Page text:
Random Thoughts of a Village Idiot

Are You a Listener or a Talker?

Random Thoughts of a Village Idiot
Listening - Be The Change

We all have that one friend, that one friend who just does not stop talking. It seems they cannot stand the sound of silence. You're in the middle of a story, you stop for just a moment, and suddenly, whatever you were talking about sparked a thought in their head, and they just had this compulsive need to say it right there and then in the middle of your story. Almost as if they don't say it now, it will forever disappear from their mind. Conversations with this sort of friend are very scattered, with little continuity or depth. It's like they suffer from some form of undiagnosed ADHD. Small talk is the best type of conversation with such people.

In my half a century of life I have only met a handful of people who truly know the art and benefits of listening. And these people, I hold very dear. The world would be a much softer place if we learned how to listen. We talk so much about 'fluff' that we never get the opportunity to really know someone.

Fifteen years of policing taught me the importance and skills of listening. Listening determines your effectiveness as a police officer. Listening for information, for clues. Allowing a victim to vent without interruption releases stress for them, which allows them to remember and articulate the details with more clarity. I witnessed many police officers in such a hurry to fill in all the boxes required for their report, that they bombard the victim with question after question. A victim who has just suffered a crime, an event that will probably be the most traumatic moment of their lives, needs to work through their trauma. And just like a friend, sometimes all they need is to vent.

We need to be better listeners, for our partners, our children, our parents, friends, and co-workers. We need to be better listeners, so there are fewer miscommunications. We need to be good listeners, simply because that is what we love most about that one friend that we can go to. A friend who can listen without an agenda, advice, or judgment. A friend you can trust.

We might think that listening is just that. By definition, hearing is a physiological phenomenon; listening is a psychological act. We certainly have more talkers than listeners in today's world. There are courses, seminars, and books all explaining the art of 'active listening.'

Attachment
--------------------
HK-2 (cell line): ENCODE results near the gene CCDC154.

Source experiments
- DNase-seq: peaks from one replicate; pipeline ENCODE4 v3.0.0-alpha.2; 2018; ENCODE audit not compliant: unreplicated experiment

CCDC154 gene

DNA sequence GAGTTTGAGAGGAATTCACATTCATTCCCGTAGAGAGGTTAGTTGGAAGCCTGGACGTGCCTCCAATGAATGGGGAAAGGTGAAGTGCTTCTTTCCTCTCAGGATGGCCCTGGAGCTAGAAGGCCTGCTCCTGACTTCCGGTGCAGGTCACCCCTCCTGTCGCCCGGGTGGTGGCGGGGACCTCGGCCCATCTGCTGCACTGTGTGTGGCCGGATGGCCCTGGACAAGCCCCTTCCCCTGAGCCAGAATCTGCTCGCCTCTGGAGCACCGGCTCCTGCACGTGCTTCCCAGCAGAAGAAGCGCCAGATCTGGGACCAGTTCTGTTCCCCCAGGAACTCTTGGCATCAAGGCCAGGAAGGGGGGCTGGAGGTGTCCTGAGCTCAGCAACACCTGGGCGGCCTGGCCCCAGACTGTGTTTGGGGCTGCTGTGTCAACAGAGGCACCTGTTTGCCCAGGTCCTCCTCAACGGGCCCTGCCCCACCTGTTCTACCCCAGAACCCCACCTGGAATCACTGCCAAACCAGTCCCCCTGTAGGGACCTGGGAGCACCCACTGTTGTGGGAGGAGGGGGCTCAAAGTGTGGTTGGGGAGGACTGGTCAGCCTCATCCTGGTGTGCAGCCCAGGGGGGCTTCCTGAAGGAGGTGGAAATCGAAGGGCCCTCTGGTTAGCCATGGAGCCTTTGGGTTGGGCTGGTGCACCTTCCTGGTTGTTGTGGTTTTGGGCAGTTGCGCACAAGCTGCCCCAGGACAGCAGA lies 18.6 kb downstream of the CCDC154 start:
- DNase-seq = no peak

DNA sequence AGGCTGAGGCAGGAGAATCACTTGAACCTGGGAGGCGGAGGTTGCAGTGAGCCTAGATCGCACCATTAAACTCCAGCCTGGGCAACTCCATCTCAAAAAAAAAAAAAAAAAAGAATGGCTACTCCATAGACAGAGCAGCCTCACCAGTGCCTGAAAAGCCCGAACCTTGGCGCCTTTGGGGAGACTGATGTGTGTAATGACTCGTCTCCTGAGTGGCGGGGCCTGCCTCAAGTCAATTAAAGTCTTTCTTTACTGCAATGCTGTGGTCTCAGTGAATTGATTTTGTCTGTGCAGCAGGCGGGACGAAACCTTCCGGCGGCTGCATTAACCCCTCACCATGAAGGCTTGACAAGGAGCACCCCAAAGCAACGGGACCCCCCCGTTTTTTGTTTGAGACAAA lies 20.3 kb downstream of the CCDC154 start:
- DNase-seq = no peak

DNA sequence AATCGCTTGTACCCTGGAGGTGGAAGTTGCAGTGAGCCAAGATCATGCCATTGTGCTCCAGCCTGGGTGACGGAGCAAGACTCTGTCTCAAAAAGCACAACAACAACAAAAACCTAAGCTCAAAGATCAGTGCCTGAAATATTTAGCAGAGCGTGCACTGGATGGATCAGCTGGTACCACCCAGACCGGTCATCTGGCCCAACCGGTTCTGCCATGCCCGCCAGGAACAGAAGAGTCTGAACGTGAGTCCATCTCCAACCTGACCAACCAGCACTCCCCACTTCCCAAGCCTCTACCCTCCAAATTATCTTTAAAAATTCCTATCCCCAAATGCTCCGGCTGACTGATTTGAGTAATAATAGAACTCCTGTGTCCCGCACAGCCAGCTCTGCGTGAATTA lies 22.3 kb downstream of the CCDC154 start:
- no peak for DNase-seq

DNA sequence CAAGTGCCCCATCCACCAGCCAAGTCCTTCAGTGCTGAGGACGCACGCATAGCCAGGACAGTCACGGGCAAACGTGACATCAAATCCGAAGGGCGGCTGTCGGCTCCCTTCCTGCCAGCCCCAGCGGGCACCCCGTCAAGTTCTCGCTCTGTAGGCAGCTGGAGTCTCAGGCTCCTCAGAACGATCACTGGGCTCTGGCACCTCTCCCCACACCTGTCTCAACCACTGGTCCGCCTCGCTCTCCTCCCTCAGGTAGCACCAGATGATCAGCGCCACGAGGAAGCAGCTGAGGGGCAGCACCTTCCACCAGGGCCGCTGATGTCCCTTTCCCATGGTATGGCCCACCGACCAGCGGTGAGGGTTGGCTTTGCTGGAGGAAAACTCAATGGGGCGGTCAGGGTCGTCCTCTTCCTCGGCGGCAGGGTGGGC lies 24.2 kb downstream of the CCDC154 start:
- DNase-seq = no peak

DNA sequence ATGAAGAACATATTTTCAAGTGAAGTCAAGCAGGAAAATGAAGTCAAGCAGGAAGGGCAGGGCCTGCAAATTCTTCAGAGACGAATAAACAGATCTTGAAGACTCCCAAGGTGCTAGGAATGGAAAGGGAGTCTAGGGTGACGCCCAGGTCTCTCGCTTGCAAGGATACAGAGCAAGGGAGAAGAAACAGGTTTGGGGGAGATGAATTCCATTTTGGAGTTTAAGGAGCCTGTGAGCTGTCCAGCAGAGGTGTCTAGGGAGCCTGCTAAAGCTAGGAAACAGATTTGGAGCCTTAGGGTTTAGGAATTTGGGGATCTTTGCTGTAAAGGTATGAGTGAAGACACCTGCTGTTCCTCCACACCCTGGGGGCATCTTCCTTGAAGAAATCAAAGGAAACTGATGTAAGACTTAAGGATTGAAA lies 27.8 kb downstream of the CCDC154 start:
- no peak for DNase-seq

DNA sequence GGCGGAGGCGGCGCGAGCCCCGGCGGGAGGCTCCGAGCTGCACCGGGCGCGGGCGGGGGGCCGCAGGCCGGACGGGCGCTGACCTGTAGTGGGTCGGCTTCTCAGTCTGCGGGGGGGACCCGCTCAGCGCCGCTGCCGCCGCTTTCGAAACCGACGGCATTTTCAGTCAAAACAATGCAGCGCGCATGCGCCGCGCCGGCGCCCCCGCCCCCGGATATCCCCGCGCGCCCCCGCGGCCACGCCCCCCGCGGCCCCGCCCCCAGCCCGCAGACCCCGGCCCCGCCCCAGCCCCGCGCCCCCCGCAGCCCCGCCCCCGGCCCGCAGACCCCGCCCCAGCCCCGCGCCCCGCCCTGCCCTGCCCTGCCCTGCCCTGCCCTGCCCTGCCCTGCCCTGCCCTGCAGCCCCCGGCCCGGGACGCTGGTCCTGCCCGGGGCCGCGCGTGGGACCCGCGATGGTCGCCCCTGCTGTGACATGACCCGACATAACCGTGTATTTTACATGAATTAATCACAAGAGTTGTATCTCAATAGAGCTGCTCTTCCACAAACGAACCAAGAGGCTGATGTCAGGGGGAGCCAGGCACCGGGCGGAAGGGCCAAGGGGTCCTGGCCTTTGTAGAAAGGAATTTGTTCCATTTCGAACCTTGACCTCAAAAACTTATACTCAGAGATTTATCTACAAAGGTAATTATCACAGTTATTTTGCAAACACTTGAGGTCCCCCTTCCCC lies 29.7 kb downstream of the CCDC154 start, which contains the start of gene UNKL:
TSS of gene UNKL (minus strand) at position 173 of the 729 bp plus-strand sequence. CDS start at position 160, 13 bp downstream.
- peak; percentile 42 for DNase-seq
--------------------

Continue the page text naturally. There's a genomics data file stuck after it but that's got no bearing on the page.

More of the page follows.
Elements of Active Listening

Give your full attention. People watching is one of my favourite pastimes. One can learn so much just by observing. Have you ever been in a coffee shop and watched two people having a conversation? I can spot a talker from a mile away. One person is talking, the other person appears to be listening, however, if you look a little closer, you will see their mind appears to be distracted. They tend to look around a lot, as opposed to giving their full attention to the person sitting across from them. I must say, this is a pet peeve of mine, and I will only be victim to it once. To sit and share something of great importance and have that person all of a sudden look away as someone enters the coffee shop, is an instant door-closer for me. I will close up shop in a second. And cell phones, don't get me started.

Remain Silent—This is probably the most important aspect of listening. Let them know that you are listening. Head nods. If you are fully into the moment, the other will know that you are listening. You will be surprised if this is new for you. Chances are you will not be able to shut them up. Only time you should be talking would be to ask questions of clarification, and even those could be left until the time is right.

I used to be a cop, and sometimes you would have to work with another officer who was not your regular partner. Two cops in a cruiser is a very confined space to say the least. Either you are going like crazy from call to call, or you are waiting, which means you may have a lot of time to talk with your partner. If you are new to each other, there is either small talk (which many of us find irritating), laughter, or some pretty intense conversations. I always found it interesting, by the end of a twelve hour shift I could pretty much write a book on their lives. You see, when you listen and show interest, people are not used to this. I've had new partners, who, at the end of the shift will apologize for going on and on. They admit that they don't know why, but they just kept babbling on. Confessing they were surprised at how they just opened up about things. Things they have never even told anyone before. They don't know why they confided so deeply. It's because everyone loves to be 'truly' listened to. It is one of the greatest gifts one person can offer another, and it's free. I have many of people's secrets buried deep within me, and probably many I don't even remember.